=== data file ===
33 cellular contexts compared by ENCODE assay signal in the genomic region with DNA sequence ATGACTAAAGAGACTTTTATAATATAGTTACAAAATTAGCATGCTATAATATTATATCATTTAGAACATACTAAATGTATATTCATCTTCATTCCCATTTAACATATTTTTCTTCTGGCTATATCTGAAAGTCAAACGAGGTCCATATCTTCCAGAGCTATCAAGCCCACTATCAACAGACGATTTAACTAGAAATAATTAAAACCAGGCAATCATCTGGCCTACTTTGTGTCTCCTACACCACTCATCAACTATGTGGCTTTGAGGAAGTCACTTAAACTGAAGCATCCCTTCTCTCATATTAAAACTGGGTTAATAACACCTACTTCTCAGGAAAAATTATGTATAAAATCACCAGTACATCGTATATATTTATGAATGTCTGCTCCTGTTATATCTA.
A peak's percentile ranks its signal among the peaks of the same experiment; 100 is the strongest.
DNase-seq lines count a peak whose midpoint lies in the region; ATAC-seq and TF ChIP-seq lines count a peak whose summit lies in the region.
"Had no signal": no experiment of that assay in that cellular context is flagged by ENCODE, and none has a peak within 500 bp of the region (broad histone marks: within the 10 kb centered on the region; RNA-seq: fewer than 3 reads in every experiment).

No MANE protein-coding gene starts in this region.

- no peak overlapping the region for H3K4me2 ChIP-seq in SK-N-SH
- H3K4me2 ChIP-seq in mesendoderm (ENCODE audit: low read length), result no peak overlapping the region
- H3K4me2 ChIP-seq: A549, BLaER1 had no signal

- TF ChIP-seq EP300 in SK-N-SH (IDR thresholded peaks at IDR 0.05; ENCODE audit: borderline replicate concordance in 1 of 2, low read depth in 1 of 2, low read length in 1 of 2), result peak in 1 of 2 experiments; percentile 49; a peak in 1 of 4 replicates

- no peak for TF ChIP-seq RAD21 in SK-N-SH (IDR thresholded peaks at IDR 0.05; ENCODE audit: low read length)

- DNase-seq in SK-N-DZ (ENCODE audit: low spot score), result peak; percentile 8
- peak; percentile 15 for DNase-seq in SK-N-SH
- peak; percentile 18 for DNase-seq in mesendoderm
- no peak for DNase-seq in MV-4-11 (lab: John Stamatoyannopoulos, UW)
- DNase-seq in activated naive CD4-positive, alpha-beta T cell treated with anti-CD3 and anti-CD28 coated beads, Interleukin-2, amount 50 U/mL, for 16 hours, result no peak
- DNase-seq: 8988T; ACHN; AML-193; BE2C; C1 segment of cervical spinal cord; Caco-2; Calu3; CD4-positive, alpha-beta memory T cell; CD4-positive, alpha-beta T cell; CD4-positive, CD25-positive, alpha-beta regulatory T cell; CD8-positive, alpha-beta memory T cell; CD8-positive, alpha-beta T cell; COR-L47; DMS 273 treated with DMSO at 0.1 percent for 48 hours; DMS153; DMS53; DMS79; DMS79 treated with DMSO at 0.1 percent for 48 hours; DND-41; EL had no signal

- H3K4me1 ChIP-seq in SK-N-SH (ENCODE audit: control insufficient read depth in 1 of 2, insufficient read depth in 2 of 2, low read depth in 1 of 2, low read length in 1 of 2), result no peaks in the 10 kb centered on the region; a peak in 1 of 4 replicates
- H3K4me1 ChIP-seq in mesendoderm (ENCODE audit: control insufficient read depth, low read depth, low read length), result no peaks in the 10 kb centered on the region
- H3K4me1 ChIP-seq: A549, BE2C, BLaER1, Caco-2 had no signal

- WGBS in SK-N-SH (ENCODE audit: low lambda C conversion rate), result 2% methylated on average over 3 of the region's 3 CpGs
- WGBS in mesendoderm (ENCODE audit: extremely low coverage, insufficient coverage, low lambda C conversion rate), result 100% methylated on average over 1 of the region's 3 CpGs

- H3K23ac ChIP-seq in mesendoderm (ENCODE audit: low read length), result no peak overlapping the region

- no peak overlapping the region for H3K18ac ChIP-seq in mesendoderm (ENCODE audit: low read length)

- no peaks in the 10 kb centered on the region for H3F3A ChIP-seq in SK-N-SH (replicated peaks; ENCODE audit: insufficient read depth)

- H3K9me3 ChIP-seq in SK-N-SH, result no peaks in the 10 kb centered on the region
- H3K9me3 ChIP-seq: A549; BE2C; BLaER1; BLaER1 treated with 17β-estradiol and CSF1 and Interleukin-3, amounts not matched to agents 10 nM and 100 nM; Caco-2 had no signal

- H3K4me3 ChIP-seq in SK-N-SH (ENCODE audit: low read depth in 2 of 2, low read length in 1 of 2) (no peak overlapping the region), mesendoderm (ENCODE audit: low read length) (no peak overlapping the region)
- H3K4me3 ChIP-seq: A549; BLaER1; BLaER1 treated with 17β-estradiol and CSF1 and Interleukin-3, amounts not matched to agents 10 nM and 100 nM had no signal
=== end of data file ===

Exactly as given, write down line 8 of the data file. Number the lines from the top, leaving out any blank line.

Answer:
- H3K4me2 ChIP-seq: A549, BLaER1 had no signal